This trip was the maiden voyage of our new bed-in-van setup. The night before we left, we loaded the bed and the new mattress (woo!) and about half of our stuff for the trip. Some stuff we wanted to wait until we actually left (like food, cooler, etc) to pack so it didn’t get too hot. We usually try to prep food for the journey and the destination. Jilly had to scramble to get everything ready since I completely forgot the night before, so she prepped a pizza dough, chicken (vegan) fajita veggies, fresh veggies and car lunch/snacks.
The Jilly picked me up at work on Thursday and we headed out early afternoon to the Utah desert. The drive was about 6 hours, so we rolled into Moab around 6/6:30PM. Our plan was to camp in an area very near the climbs we planned to do, but it can be a bit tricky because there are often more people than camping spaces available. We thought that by getting there before the weekenders would allow us to easily find a camping spot. We were wrong.
Being the planners that we are, we had plan A, B and C…all of which fell through with nightfall quickly approaching. We drove for about 2 hours looking for a camp spot, and even through town, which was INSANELY crowded. It made us question why we wanted to come to Moab because when we go on a trip, we tend to want to get away from civilization and crowds of people. But I digress…Since daylight was quickly fading, and every camp location was full (or so it seemed), we decided to just pull over in a discreet (or as discreet as we could) location…now that we have a bed in the back of the car it would be easy breezy.
The main problem is that Moab is pretty strict on camping laws. You pretty much have to be in a designated camping area or you might as well drive 20 miles out to the next town over, since that’s the next best option. But we were pretty tired and didn’t care, so we pulled over and hoped that because of the crowds we would be forgotten. We pulled out the basic necessities and prepared our first meal; pepperonni pizza. Good thing Jilly is such a great chef and prepped just about everything so it was as easy as putting the dough in a pan, lighting the stove and adding already prepared sauce and toppings and heating for about 20min. It was SO FREAKING TASTY! I was so impressed that it turned out as good as it would if we grilled it at home…plus in our bootleg camping spot, it was even better.
By the time we finished chowing down, the light was practically non-existent, so we figured we should pack everything back up in the van and hunker down until tomorrow; hoping to cause as little attention as possible. But, true-to-form, we were woken around midnight when a state patrol officer and 2 of their buddies pulled up with their bright lights flashing (note to self, must get curtains for back window of the car!) and blaring right at our heads. Jilly woke in a flash and prodded me to wake up because cops were here to “bust us”. In my hazy state, I rolled into the front seat and tried to wipe the sleep from my eyes for the predictable visit. We waited….and waited….and waited. Nothing.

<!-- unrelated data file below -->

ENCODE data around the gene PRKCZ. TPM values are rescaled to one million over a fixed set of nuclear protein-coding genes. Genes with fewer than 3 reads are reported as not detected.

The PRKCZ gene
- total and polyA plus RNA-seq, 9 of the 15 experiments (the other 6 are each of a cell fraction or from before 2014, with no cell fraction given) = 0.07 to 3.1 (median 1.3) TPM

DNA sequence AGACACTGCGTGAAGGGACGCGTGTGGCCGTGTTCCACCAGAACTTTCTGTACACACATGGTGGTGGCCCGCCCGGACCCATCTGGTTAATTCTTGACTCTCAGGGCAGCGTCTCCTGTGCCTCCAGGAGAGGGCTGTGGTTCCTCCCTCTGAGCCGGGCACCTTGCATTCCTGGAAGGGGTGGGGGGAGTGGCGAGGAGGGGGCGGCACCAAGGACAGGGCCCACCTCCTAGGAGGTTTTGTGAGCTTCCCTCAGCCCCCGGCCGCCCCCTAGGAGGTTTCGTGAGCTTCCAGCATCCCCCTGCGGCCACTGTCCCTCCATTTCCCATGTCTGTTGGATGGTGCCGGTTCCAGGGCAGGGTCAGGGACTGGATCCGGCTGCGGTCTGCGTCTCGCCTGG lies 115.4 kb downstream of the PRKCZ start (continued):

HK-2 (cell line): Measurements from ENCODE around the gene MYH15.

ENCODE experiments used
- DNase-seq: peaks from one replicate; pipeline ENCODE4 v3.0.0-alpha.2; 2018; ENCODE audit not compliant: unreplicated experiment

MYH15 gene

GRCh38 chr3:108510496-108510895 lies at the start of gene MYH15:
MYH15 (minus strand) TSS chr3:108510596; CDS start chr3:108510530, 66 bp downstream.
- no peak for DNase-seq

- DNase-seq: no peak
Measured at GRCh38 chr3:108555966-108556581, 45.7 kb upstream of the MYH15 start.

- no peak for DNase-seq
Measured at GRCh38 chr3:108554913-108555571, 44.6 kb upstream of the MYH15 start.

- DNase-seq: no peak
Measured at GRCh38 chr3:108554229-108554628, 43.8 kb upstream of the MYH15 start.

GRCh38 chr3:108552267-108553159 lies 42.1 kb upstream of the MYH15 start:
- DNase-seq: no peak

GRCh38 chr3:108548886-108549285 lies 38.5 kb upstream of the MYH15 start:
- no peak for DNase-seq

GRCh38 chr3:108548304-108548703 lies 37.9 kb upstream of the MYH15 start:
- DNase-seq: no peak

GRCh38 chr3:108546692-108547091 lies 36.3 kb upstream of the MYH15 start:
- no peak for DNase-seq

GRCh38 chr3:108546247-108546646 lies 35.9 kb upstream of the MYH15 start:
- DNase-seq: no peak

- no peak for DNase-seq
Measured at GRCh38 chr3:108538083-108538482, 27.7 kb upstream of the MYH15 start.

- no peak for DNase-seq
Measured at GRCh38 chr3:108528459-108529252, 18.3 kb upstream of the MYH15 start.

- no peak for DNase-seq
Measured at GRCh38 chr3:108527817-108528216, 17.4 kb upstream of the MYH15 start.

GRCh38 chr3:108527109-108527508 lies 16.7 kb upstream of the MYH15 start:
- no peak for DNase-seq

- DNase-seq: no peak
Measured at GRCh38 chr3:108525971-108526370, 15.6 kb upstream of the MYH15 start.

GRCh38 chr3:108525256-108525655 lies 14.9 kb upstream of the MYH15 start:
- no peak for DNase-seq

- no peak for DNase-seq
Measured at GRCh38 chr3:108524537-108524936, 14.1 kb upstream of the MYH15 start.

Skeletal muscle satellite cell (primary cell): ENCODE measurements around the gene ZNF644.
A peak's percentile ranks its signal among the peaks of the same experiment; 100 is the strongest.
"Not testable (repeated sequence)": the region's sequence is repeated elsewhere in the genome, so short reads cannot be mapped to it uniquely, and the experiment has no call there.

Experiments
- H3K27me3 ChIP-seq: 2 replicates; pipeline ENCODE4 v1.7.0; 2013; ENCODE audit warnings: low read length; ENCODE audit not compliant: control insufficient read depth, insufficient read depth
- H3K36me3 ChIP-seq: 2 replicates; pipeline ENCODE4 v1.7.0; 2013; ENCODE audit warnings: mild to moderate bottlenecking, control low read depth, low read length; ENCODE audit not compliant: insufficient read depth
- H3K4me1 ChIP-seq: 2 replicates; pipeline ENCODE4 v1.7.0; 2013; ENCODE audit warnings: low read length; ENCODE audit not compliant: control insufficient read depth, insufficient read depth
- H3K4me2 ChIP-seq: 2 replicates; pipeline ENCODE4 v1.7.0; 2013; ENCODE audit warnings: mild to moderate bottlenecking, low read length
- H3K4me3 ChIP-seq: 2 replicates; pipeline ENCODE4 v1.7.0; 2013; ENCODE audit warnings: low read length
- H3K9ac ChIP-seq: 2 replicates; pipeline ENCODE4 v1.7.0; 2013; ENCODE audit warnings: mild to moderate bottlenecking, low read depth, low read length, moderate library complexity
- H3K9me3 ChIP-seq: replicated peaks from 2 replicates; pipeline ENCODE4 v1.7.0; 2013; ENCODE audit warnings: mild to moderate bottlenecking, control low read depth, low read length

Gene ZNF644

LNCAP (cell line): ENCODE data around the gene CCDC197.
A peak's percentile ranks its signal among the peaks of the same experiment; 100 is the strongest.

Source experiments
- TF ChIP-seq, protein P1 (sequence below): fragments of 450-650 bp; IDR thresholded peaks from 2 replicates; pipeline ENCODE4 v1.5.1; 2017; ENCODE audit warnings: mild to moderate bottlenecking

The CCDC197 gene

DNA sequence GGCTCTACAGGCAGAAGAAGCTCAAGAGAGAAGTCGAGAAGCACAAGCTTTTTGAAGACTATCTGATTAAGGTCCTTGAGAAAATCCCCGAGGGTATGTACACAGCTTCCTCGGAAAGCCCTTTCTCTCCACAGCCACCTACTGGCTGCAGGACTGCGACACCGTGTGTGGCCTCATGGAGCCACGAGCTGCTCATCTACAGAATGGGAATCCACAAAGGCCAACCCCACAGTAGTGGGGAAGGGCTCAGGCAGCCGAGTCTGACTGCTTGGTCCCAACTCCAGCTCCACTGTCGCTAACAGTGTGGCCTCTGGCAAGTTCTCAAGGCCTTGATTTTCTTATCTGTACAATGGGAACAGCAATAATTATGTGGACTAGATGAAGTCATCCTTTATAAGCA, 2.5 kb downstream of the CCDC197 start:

There was a conversation happening with someone, but we couldn’t quite make out what they were saying nor could we see anything because the lights were so bright. Turns out the cops actually pulled over someone (we assume drunk driver based on the conversation). After about 20 minutes, the cop cars left one-by-one. How crazy?!?! They didn’t come to bust us afterall, we were safe! Actually we thought we just got lucky but felt more at ease since there were 3 cops who didn’t do anything and we were literally sitting ducks.
Early morning rolled around, and I woke up about 7:30AM. It wasn’t the greatest night of sleep, with cars zooming by every few minutes until 2AM and the cop awakening, so I was really groggy. I cracked open my book to read a bit, got through 2 sentences before I looked up and saw a ranger pull up behind our car. Good thing I was already awake, so I just got out of the car so as not to wake up Jilly. I told him that we got in late in the day, looked for camping until it was dark and just decided to call it until the morning. He totally understood and after seeing that my record was squeaky clean, simply let us go with a warning. He also explained that normally our plan would have been great but this week was “Jeep Week” (apparently a HUGE Moab event) so the whole town was pretty out of control.
Jilly woke up and within about 20 minutes of the ranger leaving me with a warning ticket, we rolled into our camp site (which happened to be around the corner from where we bootlegged the night before). We set up our cook tent, put coffee on and made a nice pancake and sausage breakfast. I had about 4 mugs of coffee before I felt “awake”. We spent the morning just hanging out at our site, which was really cool. We had a bit of a private oasis surrounded by trees (unusual in the desert) and access to a little natural “dock” right on the Colorado River. It was so cool and refreshing, feeling about 10 degrees cooler down there, and such a beautiful view.
After a quick and easy lunch of veggies, hummus and PB sammies, we decided to attack some famous Moab desert crack climbs. We headed up Potash Road and quickly knocked out some warm-ups before jumping on more challenging cracks. I wowed a group of new trad climbers after I sent the classic “Lucy in the Sky” (and took a few falls along the way) and amazed them even more when I said that this was my first time climbing on gear for over a year. Jilly quickly sent it without any trouble even through the crux (the hard part), and then jumped on another route that those climbers put up. Its fun to share climbs when other people are around. This means that if you send routes, you leave your top-rope setup and others can climb it, and you can climb theirs as well. It is a really great way to get a lot of climbing in a short amount of time, because leading is a lot harder and more tiring than top-roping.